Philadelphia Honors America’s First LGBT Rights Protest With Historical Reenactment

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America celebrated its independence on July 4th, but in Philadelphia—the birthplace of independence—thousands were celebrating the birth of the LGBT rights movement.

Related: Pioneering Gay Activist Frank Kameny Honored By U.S. Labor Department

In was in 1965, four years before Stonewall, that Frank Kameny, Barbara Gittings and 38 other activists marching with pickets in front of Independence Hall, demanding civil rights and fair treatment.

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Barbara Gittings at the 1964 Annual Reminder

It was the largest gay rights demonstration in the world at the time, and marked the first time activists from different cities came together to fight for justice. Called the Annual Reminder, the protest was repeated yearly until 1969. (Kameny was recently honored by the Labor Department for his efforts on workplace rights.)

Fifty years later to the day, some of those very activists were on hand for the LGBT 50th anniversary celebration, where participants re-created that original protest—right down to the same slogans on their signs.

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The July 4th event was the culmination of numerous events throughout the week, including panels, parties, a screening of Gay Pioneers  and “Speaking Out for Equality: The Constitution, Gay Rights and the Supreme Court,” a temporary exhibit at the National Constitution Center.

Related: SCOTUS Plaintiff Jim Obergefell: “I Know My Husband Can Rest In Peace

Wanda Sykes emceed Saturday’s gathering, which also included SCOTUS plaintiffs Edie Windsor and and Jim Obergefell, Judy and Dennis Shepard, Episcopal Bishop Gene Robinson, openly gay NPS ranger BJ Dunn, and retired Staff Sergeant Eric Alva, the first soldier wounded in the Iraq War.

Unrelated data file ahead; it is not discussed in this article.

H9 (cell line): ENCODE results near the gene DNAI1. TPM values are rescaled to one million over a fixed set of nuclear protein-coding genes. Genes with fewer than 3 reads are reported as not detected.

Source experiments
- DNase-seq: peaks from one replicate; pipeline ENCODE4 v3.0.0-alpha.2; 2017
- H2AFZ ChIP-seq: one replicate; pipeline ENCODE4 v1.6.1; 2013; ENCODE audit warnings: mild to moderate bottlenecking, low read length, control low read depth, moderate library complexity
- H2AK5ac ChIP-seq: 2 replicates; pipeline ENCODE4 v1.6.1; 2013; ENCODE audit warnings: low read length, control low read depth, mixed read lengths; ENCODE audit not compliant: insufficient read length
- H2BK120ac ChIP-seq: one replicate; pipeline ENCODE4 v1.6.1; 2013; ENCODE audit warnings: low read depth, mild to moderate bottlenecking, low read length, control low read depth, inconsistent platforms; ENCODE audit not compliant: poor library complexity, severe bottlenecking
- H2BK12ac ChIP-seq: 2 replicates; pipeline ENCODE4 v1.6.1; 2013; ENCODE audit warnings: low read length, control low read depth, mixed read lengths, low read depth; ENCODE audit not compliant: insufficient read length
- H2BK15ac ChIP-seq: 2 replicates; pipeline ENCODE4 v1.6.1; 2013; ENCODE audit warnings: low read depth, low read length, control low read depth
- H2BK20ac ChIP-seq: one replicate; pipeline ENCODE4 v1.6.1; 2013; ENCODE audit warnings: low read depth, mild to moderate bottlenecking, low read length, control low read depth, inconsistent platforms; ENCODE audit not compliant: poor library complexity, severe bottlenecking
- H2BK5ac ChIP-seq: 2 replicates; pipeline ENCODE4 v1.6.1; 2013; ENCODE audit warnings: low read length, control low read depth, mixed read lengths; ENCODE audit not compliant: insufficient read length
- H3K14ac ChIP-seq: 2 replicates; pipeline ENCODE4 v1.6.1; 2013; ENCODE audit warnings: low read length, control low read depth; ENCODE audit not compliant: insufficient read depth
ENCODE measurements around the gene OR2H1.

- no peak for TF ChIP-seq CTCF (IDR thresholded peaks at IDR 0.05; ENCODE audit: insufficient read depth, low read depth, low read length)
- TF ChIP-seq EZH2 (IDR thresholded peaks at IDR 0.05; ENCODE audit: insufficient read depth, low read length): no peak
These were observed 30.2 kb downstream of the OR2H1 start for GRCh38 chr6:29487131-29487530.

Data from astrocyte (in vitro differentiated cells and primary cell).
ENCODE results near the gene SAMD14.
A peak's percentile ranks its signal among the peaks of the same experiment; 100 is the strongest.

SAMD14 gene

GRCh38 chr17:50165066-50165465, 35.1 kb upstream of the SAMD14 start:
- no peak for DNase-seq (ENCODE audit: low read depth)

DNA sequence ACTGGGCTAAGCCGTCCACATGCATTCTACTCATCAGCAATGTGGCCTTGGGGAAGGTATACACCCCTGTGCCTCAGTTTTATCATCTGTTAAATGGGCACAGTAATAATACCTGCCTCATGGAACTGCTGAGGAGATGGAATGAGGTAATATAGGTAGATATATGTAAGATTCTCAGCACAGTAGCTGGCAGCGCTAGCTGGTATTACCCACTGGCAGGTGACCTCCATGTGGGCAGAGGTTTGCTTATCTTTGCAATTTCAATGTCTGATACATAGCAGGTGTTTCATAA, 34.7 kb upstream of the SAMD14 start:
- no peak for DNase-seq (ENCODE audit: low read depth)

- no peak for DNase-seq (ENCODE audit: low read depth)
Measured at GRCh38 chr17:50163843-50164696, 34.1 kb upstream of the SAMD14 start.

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“I’m a happily married woman in all 50 states,” Sykes joked with the crowd. “But I’m not sure I’m going to go test the water in all 50 states yet. I’ll let them get a little bit used to it first.”

Sykes said last month’s Supreme Court feeling made her feel “more American.”

Others took a more somber tone.

“Fifty years ago, America perceived us as degenerates,” said Equality Forum’s Malcolm Lazin, who organized the anniversary events. “One of the many goals of the gay pioneers was to demonstrate that we are first-class American citizens.”

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Photo: GALAEI

As members of the Gay and Lesbian Latino AIDS Education Initiative (GALAEI) marched with banners calling out issues facing the new generation of queers, activist Tamika Butler reminded us there are still many challenges ahead.

“On this day – Independence Day – I challenge each of us to really think about what it really means to be independent if you’re undocumented. What it means to be independent if you’re trans, and what it means to be independent if you’re a black person in this country,” said Butler. “Because I don’t feel free. I might be able to marry my white fiancé, but I am not truly free.”

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